The power of publicity. A force of success which we believe definitely does not skip the realm of the arts. Public Relations (PR) for the arts is nothing new. A little less than 100 years ago in New York, Eleneor Lambert, a legendary art- and fashion publicist, represented successful artists such as Jackson Pollock, Jacob Epstein and Isamu Noguchi. Artists like Andy Warhol were a natural expert in how to leverage publicity and marketing in order to elevate his brand and generate revenue growth. He might have been a painter at heart, but Warhol knew intuitively how to translate his creative vision to captivate the media’s attention.
Owned, paid and earned
But first, what is PR exactly? Let us explain. PR refers to the ‘earned’ media part within the ‘owned’, ‘paid’ and ‘earned’ triad. All three elements are necessary for a successful marketing campaign. Simply stated, think of owned media as your own channels, such as your website and socials, and paid media as advertising space you actually buy, such as posters or ads in print and online media. A humorous example of paid media in the arts are the billboards bought as advertising space in 1989 by Jeff Koons. In fact, this billboard completely surpassed its function. As it was such an unconventional thing to do for an artist, it actually created a buzz and resulted in lots of publicity. Of course now we are aware that Koons meant it as a publicity stunt, which brings us to the last part of our marketing mix: earned media.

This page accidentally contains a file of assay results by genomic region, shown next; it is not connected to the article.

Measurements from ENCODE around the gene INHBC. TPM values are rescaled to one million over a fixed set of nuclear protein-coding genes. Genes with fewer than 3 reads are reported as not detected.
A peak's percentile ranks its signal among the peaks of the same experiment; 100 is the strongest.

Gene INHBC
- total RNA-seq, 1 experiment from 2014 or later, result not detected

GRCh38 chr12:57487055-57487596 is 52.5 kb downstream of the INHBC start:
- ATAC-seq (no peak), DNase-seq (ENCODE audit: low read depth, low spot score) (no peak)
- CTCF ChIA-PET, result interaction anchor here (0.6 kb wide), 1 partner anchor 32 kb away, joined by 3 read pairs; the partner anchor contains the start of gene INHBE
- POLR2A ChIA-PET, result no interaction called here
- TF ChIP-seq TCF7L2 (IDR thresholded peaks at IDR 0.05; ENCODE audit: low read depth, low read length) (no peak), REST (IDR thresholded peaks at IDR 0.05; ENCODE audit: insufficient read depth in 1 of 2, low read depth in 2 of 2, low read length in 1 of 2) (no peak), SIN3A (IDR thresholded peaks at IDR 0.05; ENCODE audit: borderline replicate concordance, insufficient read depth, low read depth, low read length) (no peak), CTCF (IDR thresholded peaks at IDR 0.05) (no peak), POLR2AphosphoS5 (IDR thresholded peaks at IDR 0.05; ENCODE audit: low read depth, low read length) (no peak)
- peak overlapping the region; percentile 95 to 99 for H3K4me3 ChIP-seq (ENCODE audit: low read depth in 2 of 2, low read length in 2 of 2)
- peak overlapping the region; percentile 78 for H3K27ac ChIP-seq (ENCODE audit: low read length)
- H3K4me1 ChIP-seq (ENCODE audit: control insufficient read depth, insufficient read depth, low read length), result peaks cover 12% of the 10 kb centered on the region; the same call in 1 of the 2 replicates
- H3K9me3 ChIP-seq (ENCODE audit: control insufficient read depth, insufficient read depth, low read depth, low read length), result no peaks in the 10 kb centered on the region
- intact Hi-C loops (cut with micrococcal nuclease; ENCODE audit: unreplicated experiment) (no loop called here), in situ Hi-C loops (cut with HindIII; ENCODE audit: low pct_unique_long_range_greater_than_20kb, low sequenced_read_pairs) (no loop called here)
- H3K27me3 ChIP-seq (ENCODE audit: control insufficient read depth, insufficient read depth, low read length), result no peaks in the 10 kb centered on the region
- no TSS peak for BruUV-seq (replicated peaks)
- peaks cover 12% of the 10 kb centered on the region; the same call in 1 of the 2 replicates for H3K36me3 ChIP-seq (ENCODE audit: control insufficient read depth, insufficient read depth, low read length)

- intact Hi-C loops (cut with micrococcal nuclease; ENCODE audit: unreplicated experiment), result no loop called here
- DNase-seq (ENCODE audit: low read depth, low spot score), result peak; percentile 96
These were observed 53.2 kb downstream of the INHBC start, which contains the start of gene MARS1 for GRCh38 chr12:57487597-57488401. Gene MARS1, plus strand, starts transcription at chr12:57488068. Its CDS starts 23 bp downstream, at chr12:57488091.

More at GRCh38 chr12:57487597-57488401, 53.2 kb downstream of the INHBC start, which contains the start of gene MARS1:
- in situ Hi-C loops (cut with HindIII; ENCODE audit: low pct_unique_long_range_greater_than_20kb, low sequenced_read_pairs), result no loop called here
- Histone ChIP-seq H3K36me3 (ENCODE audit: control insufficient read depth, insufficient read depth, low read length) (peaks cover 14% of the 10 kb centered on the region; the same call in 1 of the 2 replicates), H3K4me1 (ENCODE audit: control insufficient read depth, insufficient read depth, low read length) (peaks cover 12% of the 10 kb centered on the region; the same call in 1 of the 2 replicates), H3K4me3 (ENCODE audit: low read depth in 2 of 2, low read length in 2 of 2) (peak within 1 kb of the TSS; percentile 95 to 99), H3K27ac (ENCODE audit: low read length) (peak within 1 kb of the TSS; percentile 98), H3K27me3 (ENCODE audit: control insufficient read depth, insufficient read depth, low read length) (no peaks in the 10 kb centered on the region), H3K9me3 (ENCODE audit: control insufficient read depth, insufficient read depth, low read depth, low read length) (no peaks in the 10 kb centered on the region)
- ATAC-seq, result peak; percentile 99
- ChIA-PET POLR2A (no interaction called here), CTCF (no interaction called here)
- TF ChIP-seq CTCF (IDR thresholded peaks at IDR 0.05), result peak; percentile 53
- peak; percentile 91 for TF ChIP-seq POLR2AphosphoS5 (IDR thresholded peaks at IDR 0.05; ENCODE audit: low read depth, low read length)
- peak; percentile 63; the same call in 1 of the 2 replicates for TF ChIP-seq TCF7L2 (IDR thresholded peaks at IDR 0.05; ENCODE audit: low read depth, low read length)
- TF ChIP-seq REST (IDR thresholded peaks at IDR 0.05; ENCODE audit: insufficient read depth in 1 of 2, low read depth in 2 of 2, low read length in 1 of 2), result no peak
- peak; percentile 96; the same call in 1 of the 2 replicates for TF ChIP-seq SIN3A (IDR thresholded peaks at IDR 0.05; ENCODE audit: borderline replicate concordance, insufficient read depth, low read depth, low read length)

PR: authentic visibility
Earned media – PR – is perhaps the most difficult and desirable part of the triad. We are essentially talking about free exposure from members of the press in the form of print, online, social, radio and/or TV. Think of interviews dedicated to artists, reviews discussing exhibitions, and even influencer Instagram stories exploring galleries and museums. In our current online reality, earned media relies heavily on online word of mouth, which may take the form of ‘viral’ tendencies, mentions, shares, reposts, reviews and recommendations. The power of free publicity resides in that the coverage is often editorial, authentic, and therefore seen as trustworthy and considered an endorsement. So, if you do not feel like investing in expensive and inauthentic advertising space, but you do not have Koons’s creativity to come up with cutting-edge publicity stunts, you would be wise to hire a PR agency.
PR can be an amazing tool for artists and other cultural industry agents to create a buzz around their work. This work might relate to an exhibition, event, release or collaboration, but it may also relate to general profile building for an artist. To have a buzz surrounding one’s work rarely ‘just’ happens. A good PR agent will know when to say what, and most importantly, to whom. PR agencies keep a database of art writers, journalists, publishers, bloggers, opinion influencers, and more. Relationships are developed to maintain strong ties with those individuals through regular communication and networking.
Art PR can help:
- Identify and understand your key audiences
- Formulate a storytelling strategy
- Translate your creative vision to the press
- Create visibility
- Develop relationships with buyers, collectors, curators
- Build your brand